PICPA Code of Professional Conduct
ET Section 203 - Accounting Principles
.01 Rule 203 — Accounting principles. A member shall not (1) express an opinion or state affirmatively that the financial statements or other financial data of any entity are presented in conformity with generally accepted accounting principles or (2) state that he or she is not aware of any material modifications that should be made to such statements or data in order for them to be in conformity with generally accepted accounting principles, if such statements or data contain any departure from an accounting principle promulgated by bodies designated by Council to establish such principles that has a material effect on the statements or data taken as a whole. If, however, the statements or data contain such a departure and the member can demonstrate that due to unusual circumstances the financial statements or data would otherwise have been misleading, the member can comply with the rule by describing the departure, its approximate effects, if practicable, and the reasons why compliance with the principle would result in a misleading statement.
[As adopted January 12, 1988.]
Interpretation Under Rule 203 – Accounting Principles
.02 203-1—Departures From Generally Accepted Accounting Principles
Reference to generally accepted accounting principles (GAAP) in Rule 203, Accounting Principles [sec. 203 par. .01], means those accounting principles promulgated by bodies designated by council, which are listed in appendix A, Council Resolution Designating Bodies to Promulgate Technical Standards. In the establishment of such principles, it is difficult to anticipate all circumstances to which such principles might be applied. There is a strong presumption that adherence to GAAP would, in nearly all instances, result in financial statements that are not misleading. Rule 203 [sec. 203 par. .01] recognizes that, upon occasion, there may be unusual circumstances when the literal application of GAAP would have the effect of rendering financial statements misleading. In such cases, the proper accounting treatment is that which will render the financial statements not misleading.
The question of what constitutes unusual circumstances, as referred to in Rule 203 [sec. 203 par. .01] is a matter of professional judgment involving the ability to support the position that adherence to a promulgated principle within GAAP would be regarded generally by reasonable persons as producing misleading financial statements.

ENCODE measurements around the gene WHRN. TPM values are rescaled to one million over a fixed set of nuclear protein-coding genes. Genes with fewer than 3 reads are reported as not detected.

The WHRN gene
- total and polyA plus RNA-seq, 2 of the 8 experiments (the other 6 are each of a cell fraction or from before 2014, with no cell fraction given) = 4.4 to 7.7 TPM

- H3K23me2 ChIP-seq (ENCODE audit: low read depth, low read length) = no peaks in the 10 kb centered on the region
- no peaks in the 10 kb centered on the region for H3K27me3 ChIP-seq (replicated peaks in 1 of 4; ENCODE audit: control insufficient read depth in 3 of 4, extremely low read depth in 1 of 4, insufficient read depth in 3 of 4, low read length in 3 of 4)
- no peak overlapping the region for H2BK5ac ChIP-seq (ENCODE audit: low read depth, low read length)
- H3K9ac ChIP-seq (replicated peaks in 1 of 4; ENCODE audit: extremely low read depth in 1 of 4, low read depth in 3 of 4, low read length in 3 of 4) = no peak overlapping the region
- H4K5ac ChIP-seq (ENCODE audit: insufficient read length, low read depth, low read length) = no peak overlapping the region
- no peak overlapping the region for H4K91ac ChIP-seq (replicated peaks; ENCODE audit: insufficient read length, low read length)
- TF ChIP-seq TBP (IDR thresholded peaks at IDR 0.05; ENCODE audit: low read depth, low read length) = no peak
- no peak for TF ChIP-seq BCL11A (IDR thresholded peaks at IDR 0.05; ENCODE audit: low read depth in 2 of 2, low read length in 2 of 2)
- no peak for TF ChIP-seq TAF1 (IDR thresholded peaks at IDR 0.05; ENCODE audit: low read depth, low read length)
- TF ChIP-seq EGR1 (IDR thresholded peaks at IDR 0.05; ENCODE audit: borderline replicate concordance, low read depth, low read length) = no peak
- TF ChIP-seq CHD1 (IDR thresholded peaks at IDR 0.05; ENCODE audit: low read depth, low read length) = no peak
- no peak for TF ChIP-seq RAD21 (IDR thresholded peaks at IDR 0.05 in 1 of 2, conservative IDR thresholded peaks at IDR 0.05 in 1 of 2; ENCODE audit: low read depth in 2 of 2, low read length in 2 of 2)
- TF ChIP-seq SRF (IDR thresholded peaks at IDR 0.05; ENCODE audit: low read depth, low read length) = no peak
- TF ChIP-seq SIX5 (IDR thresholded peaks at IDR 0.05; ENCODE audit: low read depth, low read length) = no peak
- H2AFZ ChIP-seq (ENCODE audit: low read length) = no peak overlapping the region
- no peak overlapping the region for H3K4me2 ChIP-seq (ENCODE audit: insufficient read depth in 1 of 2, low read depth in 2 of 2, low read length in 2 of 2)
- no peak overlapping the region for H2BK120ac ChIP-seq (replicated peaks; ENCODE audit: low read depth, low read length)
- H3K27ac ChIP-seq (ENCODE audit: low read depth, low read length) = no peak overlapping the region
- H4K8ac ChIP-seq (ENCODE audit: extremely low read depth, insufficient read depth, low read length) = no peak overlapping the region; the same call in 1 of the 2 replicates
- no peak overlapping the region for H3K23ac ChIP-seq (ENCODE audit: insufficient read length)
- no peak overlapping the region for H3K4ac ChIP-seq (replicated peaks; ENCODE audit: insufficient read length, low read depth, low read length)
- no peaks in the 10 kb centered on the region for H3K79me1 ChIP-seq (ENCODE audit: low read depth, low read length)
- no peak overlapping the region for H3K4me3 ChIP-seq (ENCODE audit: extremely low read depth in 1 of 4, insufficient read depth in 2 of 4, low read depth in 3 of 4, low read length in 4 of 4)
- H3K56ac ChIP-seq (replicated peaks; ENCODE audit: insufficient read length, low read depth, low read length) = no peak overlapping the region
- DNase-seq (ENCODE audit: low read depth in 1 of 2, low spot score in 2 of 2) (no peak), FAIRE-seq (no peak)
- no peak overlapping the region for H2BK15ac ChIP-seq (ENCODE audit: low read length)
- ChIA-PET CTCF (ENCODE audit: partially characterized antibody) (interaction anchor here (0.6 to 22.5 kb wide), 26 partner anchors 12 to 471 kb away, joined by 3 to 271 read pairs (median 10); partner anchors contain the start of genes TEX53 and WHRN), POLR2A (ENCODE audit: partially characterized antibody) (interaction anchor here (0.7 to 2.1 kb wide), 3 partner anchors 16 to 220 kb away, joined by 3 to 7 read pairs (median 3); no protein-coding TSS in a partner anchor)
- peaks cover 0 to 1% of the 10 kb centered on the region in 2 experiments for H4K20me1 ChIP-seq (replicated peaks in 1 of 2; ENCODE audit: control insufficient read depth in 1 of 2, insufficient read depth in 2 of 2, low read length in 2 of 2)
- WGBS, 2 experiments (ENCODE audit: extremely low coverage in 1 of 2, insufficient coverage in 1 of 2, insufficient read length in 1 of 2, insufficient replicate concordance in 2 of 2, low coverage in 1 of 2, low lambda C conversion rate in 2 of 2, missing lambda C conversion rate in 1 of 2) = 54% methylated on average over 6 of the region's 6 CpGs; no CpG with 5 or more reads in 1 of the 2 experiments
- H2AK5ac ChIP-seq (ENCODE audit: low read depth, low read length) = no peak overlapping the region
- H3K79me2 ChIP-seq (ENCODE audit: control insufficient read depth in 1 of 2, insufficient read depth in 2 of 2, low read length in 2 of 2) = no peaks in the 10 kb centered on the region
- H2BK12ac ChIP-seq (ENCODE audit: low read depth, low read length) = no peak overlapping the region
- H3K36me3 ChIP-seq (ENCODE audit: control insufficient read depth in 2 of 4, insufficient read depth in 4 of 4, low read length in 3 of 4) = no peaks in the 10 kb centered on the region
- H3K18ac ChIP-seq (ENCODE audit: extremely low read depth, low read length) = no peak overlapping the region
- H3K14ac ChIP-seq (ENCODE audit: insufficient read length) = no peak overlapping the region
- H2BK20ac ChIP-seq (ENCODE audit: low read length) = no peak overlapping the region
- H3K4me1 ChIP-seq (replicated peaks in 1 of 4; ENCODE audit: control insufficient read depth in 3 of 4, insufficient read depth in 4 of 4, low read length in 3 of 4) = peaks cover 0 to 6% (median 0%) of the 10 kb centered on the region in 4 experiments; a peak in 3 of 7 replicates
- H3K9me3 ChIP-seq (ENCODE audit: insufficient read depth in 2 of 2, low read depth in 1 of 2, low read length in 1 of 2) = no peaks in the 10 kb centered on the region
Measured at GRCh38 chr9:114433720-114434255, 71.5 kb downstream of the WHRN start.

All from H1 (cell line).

Examples of circumstances that may justify a departure from GAAP are new legislation or the evolution of a new form of business transaction. An unusual degree of materiality or the existence of conflicting industry practices are examples of circumstances that would not ordinarily be regarded as unusual in the context of Rule 203 [sec. 203 par. .01].
[As amended June 30, 2012.]
.03 203-2 — Status of FASB, GASB and FASAB interpretations. Council is authorized under rule 203 [ET section 203.01] to designate bodies to establish accounting principles. Council has designated the Financial Accounting Standards Board (FASB) as such a body and has resolved that FASB Statements of Financial Accounting Standards, together with those Accounting Research Bulletins and APB Opinions which are not superseded by action of the FASB, constitute accounting principles as contemplated in rule 203 [ET section 203.01]. Council has also designated the Governmental Accounting Standards Board (GASB), with respect to Statements of Governmental Accounting Standards issued in July 1984 and thereafter, as the body to establish financial accounting principles for state and local governmental entities pursuant to rule 203 [ET section 203.01]. Council has also designated the Federal Accounting Standards Advisory Board (FASAB), with respect to Statements of Federal Accounting Standards adopted and issued in March 1993 and subsequently, as the body to establish accounting principles for federal government entities to rule 203 [ET section 203.01].